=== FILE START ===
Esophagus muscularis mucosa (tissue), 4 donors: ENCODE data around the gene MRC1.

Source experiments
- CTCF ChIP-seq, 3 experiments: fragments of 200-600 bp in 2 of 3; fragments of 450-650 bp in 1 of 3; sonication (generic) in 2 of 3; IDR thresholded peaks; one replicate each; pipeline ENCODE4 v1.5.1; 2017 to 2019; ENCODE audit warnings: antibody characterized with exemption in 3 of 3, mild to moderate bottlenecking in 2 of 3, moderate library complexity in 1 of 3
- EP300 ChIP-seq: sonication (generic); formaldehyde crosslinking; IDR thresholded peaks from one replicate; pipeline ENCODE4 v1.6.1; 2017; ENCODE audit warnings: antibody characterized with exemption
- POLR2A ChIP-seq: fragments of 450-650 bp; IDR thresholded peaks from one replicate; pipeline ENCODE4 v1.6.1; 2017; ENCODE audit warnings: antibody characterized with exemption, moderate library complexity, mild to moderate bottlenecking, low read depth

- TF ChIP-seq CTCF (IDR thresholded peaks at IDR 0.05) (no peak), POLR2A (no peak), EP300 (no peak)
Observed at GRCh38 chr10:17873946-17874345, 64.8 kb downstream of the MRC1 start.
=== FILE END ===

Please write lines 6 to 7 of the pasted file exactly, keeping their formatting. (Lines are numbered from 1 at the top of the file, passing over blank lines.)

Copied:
- TF ChIP-seq CTCF (IDR thresholded peaks at IDR 0.05) (no peak), POLR2A (no peak), EP300 (no peak)
Observed at GRCh38 chr10:17873946-17874345, 64.8 kb downstream of the MRC1 start.